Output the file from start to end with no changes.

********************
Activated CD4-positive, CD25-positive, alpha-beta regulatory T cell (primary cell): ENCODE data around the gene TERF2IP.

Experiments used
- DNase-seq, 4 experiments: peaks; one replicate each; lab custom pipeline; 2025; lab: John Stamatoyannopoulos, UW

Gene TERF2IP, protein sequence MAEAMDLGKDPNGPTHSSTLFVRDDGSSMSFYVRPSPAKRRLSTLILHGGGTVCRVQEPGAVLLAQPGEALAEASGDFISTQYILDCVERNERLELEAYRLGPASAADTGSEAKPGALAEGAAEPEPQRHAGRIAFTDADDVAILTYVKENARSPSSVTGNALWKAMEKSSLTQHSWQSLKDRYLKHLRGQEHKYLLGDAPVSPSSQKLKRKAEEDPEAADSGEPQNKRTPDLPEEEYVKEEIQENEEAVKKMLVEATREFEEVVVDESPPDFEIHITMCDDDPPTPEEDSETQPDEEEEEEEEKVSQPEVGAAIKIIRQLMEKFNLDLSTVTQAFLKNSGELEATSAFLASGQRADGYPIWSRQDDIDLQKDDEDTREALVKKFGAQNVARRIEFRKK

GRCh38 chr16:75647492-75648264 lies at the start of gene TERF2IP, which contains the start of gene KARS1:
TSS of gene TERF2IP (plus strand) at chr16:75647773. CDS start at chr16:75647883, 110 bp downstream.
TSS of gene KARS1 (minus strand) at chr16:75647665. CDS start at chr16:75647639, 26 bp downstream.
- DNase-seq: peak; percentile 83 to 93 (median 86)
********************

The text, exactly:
Activated CD4-positive, CD25-positive, alpha-beta regulatory T cell (primary cell): ENCODE data around the gene TERF2IP.

Experiments used
- DNase-seq, 4 experiments: peaks; one replicate each; lab custom pipeline; 2025; lab: John Stamatoyannopoulos, UW

Gene TERF2IP, protein sequence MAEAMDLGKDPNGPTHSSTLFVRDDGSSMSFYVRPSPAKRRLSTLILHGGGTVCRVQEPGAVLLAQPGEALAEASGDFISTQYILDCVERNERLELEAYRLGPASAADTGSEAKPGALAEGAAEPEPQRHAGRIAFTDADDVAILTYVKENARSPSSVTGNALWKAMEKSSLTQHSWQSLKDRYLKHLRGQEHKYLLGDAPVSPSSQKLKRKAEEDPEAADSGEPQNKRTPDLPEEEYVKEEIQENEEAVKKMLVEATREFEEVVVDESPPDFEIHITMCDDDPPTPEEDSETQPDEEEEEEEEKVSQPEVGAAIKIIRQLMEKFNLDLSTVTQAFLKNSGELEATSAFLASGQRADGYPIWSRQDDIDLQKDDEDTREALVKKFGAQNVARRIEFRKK

GRCh38 chr16:75647492-75648264 lies at the start of gene TERF2IP, which contains the start of gene KARS1:
TSS of gene TERF2IP (plus strand) at chr16:75647773. CDS start at chr16:75647883, 110 bp downstream.
TSS of gene KARS1 (minus strand) at chr16:75647665. CDS start at chr16:75647639, 26 bp downstream.
- DNase-seq: peak; percentile 83 to 93 (median 86)